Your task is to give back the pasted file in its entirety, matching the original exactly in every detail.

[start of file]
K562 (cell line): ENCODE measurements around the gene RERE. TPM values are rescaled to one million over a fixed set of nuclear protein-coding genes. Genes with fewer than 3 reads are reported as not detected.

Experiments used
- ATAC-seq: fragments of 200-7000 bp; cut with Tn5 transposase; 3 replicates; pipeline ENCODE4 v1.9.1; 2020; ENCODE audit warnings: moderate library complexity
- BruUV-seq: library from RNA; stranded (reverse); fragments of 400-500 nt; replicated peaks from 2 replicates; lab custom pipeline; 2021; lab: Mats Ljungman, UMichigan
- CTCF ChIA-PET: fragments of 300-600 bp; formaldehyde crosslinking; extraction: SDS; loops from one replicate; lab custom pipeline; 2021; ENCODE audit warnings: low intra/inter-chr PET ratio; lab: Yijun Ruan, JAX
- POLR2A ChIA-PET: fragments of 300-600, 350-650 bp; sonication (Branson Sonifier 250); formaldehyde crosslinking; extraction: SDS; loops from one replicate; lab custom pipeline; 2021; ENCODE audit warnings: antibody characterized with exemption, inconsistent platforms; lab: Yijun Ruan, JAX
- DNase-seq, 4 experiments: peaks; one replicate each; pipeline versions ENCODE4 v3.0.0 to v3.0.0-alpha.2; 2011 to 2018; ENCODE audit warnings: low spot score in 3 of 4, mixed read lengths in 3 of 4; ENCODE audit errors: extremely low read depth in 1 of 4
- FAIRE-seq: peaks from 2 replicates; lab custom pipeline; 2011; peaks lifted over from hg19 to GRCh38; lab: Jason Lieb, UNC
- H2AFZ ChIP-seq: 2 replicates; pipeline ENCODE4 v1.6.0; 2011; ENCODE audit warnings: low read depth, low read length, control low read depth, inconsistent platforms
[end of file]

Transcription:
K562 (cell line): ENCODE measurements around the gene RERE. TPM values are rescaled to one million over a fixed set of nuclear protein-coding genes. Genes with fewer than 3 reads are reported as not detected.

Experiments used
- ATAC-seq: fragments of 200-7000 bp; cut with Tn5 transposase; 3 replicates; pipeline ENCODE4 v1.9.1; 2020; ENCODE audit warnings: moderate library complexity
- BruUV-seq: library from RNA; stranded (reverse); fragments of 400-500 nt; replicated peaks from 2 replicates; lab custom pipeline; 2021; lab: Mats Ljungman, UMichigan
- CTCF ChIA-PET: fragments of 300-600 bp; formaldehyde crosslinking; extraction: SDS; loops from one replicate; lab custom pipeline; 2021; ENCODE audit warnings: low intra/inter-chr PET ratio; lab: Yijun Ruan, JAX
- POLR2A ChIA-PET: fragments of 300-600, 350-650 bp; sonication (Branson Sonifier 250); formaldehyde crosslinking; extraction: SDS; loops from one replicate; lab custom pipeline; 2021; ENCODE audit warnings: antibody characterized with exemption, inconsistent platforms; lab: Yijun Ruan, JAX
- DNase-seq, 4 experiments: peaks; one replicate each; pipeline versions ENCODE4 v3.0.0 to v3.0.0-alpha.2; 2011 to 2018; ENCODE audit warnings: low spot score in 3 of 4, mixed read lengths in 3 of 4; ENCODE audit errors: extremely low read depth in 1 of 4
- FAIRE-seq: peaks from 2 replicates; lab custom pipeline; 2011; peaks lifted over from hg19 to GRCh38; lab: Jason Lieb, UNC
- H2AFZ ChIP-seq: 2 replicates; pipeline ENCODE4 v1.6.0; 2011; ENCODE audit warnings: low read depth, low read length, control low read depth, inconsistent platforms